‘Lessons from the last 40 years for the next 20 years’ was Alan Brown’s presentation focus at the MFin City Speaker Series where he shared key ideas from a successful 40 year career in asset management.
Alan has experience leading two of the most highly respected investment businesses in both the UK and the US, with his most recent position being main board director and Chief Investment Officer of Schroders and having held previous high profile roles at State Street Global Advisors and State Street Corporation. He has also been awarded Chief Investment Officer of the year on three occasions, having worked extensively on investment strategy and business development throughout his career.
Alan’s talk to our class covered a number of topics including the imperfect use of financial models in explaining the market, portfolios not reflecting known knowns, the similar treatment of upside and downside risks, the overutilization of time-weighted returns, behavioural biases in investment research, recommendations and actions, and the unintended consequences of regulation.
His talk challenged conventional wisdom and highlighted the imperfections in the textbook knowledge that we’ve learned thus far, showcasing the extra dimension that finance practioners bring to the programme. Specifically, we had been cautioned by several industry practitioners on the limitations of the Capital Asset Pricing Model (CAPM), which is based on rational investor behaviour, normal return distributions and the use of empirical evidence to explain the future. Alan argued that the CAPM model was developed many years ago under different circumstances, and thus may not be as relevant or applicable now which was an interesting and enlightening point of view.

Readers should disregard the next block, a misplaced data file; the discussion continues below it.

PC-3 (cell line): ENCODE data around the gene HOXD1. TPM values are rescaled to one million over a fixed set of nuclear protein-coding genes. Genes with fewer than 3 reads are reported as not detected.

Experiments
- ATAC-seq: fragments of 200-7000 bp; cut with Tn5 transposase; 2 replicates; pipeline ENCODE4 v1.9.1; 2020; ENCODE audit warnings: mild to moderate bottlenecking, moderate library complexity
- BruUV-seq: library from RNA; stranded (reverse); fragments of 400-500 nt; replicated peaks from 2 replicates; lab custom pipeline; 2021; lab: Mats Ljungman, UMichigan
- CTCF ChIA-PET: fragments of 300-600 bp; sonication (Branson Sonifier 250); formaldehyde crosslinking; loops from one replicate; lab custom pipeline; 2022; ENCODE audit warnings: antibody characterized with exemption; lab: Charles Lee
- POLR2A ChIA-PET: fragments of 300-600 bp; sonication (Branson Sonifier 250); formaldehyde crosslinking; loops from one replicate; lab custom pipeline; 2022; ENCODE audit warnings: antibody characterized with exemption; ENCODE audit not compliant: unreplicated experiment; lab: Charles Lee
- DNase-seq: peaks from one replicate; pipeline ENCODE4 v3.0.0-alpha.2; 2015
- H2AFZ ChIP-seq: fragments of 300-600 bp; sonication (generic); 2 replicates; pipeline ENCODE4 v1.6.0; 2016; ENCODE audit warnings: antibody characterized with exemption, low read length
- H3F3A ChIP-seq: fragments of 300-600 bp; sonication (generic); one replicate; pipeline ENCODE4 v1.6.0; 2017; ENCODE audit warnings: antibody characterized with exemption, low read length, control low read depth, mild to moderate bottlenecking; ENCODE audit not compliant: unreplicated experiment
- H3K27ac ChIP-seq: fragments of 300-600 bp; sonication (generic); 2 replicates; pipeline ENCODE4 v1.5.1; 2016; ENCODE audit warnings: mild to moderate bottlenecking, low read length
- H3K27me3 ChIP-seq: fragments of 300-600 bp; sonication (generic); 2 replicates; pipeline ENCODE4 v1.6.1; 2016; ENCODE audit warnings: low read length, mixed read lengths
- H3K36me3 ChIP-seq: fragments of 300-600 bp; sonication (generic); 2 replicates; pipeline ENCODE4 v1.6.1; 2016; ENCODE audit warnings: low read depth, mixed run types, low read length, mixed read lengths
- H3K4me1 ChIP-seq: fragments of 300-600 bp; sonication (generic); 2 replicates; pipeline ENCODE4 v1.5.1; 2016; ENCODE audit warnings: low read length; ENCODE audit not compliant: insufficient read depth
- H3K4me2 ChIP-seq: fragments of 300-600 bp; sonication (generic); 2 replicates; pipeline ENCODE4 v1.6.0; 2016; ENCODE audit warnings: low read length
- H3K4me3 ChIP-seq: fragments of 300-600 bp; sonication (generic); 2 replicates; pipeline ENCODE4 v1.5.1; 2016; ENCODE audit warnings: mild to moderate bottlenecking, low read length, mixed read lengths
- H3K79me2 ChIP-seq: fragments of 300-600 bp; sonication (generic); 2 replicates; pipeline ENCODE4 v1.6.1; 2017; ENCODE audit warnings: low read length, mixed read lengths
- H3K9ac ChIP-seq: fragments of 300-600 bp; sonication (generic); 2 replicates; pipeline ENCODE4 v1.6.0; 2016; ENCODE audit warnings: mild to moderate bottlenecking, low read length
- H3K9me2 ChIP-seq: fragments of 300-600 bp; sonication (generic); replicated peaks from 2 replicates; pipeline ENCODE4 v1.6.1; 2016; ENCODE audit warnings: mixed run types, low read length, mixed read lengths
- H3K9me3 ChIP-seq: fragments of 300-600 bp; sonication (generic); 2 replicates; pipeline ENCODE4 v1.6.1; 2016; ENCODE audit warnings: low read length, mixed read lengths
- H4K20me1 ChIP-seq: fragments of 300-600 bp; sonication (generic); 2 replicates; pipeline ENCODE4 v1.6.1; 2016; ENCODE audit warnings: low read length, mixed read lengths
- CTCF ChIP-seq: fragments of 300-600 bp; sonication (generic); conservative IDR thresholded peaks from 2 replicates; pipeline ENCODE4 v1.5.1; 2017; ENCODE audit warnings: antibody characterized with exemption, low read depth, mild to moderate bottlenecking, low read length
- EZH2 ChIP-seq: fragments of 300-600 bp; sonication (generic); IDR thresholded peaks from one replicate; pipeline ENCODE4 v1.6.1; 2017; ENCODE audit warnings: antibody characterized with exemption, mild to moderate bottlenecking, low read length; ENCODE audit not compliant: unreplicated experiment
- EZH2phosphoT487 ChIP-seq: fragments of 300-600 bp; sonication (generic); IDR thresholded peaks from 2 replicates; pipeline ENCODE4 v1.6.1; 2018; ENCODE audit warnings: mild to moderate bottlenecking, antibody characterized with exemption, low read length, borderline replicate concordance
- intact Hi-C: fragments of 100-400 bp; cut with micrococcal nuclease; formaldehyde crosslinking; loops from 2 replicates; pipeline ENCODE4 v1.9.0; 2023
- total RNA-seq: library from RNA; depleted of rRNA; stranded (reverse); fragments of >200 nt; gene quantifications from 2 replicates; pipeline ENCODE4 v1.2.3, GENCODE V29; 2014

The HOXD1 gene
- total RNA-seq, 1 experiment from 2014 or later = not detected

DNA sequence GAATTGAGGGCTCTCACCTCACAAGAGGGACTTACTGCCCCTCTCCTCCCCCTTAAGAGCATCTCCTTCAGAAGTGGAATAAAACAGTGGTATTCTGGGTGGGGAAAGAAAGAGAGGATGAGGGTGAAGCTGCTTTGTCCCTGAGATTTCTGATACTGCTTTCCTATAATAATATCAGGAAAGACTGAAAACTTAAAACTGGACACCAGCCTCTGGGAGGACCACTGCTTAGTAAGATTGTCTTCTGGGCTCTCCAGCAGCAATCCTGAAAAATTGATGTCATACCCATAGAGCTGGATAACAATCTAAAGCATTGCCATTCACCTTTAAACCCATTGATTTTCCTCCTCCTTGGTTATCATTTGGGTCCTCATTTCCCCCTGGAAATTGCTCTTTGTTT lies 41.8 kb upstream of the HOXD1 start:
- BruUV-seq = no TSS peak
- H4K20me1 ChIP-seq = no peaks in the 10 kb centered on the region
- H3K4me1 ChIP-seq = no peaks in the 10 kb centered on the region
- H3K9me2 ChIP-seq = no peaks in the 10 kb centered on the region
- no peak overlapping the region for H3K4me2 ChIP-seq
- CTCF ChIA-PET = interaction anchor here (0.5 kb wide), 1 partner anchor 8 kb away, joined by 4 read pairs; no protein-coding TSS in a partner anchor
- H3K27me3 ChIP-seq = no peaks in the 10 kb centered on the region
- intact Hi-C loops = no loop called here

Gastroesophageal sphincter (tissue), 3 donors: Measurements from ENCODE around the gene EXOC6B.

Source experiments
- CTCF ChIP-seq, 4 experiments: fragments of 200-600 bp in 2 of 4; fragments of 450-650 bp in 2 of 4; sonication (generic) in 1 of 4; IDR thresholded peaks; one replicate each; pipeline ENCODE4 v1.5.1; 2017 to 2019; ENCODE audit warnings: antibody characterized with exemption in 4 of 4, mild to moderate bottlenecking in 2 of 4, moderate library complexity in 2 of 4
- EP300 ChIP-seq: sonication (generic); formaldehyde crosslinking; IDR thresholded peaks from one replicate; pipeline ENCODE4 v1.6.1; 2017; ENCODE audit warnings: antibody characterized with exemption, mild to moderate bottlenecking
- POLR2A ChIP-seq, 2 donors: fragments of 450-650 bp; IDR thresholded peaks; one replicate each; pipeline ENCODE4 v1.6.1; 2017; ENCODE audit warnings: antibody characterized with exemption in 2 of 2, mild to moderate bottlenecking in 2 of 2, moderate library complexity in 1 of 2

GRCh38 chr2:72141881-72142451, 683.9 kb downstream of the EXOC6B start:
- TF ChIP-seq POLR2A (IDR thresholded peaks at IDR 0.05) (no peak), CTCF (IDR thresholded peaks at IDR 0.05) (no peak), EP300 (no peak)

We also liked that he highlighted the limitations in the conventional methods of measuring risks and returns: the former using volatility and the latter using time-weighted returns. Alan proposed the use of money-weighted returns, which are more difficult to compute but give a better indication of performance. We found him to be an interesting and engaging speaker and appreciated that he was open to sharing his knowledge and experience with our class.
After the presentation, a select group of us proceeded to Trinity College for a three-course networking dinner with Alan, accompanied by our MFin Director Simon Taylor. During the private dinner, we had the opportunity to introduce ourselves, share our thoughts about his presentation, continue the discussion and ask questions — all against the backdrop of a beautiful, candle-lit dining room at one of Cambridge’s most famous colleges. Definitely a night to remember.